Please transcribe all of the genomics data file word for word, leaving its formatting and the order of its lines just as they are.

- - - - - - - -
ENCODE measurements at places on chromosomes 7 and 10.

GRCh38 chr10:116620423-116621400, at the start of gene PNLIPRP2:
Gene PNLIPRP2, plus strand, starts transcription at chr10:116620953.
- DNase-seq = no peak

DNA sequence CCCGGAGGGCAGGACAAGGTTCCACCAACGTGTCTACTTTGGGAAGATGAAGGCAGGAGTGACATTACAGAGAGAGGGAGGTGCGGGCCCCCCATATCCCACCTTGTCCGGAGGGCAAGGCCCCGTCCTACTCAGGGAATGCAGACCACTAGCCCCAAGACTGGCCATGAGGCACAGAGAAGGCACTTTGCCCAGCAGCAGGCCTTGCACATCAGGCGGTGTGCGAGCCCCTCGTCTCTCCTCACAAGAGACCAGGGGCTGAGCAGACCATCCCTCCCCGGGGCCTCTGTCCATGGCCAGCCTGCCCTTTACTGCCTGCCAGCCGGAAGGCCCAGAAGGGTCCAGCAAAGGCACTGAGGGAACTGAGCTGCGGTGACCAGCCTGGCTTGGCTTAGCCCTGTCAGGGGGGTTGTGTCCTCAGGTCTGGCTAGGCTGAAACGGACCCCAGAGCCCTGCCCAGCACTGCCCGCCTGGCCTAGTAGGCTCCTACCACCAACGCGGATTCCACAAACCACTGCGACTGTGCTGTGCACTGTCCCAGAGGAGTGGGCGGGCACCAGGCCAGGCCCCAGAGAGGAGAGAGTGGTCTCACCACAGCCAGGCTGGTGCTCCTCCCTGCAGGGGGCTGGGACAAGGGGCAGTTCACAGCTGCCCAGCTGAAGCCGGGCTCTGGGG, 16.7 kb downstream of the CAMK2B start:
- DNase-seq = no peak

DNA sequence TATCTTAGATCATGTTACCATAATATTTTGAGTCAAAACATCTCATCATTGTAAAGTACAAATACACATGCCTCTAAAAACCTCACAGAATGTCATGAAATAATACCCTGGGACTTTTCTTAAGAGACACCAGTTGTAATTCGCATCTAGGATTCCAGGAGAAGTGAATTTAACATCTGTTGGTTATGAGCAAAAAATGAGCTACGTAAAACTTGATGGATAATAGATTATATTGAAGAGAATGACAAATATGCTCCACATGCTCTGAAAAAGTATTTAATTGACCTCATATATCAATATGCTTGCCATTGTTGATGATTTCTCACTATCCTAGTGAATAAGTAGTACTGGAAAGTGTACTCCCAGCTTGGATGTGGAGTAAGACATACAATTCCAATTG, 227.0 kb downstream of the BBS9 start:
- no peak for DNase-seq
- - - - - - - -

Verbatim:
ENCODE measurements at places on chromosomes 7 and 10.

GRCh38 chr10:116620423-116621400, at the start of gene PNLIPRP2:
Gene PNLIPRP2, plus strand, starts transcription at chr10:116620953.
- DNase-seq = no peak

DNA sequence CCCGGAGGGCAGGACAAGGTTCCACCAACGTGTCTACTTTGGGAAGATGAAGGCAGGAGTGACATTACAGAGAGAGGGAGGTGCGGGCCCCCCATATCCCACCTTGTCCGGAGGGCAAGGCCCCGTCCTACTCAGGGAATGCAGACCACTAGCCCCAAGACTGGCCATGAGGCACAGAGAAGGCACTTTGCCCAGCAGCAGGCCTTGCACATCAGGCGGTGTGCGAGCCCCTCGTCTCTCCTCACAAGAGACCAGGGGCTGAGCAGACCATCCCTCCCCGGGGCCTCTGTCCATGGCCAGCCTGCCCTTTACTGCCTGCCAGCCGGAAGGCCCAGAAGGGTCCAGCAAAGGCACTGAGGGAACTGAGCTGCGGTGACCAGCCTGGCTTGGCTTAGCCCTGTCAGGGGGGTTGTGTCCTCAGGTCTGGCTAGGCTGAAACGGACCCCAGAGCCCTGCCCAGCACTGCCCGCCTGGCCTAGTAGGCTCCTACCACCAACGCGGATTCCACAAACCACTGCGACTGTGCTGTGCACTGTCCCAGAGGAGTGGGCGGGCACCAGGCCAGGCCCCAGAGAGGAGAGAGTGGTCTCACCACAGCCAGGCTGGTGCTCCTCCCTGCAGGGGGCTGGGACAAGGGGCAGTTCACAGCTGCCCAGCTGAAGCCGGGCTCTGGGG, 16.7 kb downstream of the CAMK2B start:
- DNase-seq = no peak

DNA sequence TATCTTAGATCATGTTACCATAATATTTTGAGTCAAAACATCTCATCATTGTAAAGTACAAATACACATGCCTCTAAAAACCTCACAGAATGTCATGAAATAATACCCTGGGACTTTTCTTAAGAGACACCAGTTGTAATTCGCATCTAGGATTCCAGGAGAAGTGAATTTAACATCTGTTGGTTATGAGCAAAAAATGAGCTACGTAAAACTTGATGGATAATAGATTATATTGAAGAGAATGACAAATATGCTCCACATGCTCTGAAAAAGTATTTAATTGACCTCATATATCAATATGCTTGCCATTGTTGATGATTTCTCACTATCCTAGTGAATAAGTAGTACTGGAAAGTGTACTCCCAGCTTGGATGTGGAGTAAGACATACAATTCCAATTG, 227.0 kb downstream of the BBS9 start:
- no peak for DNase-seq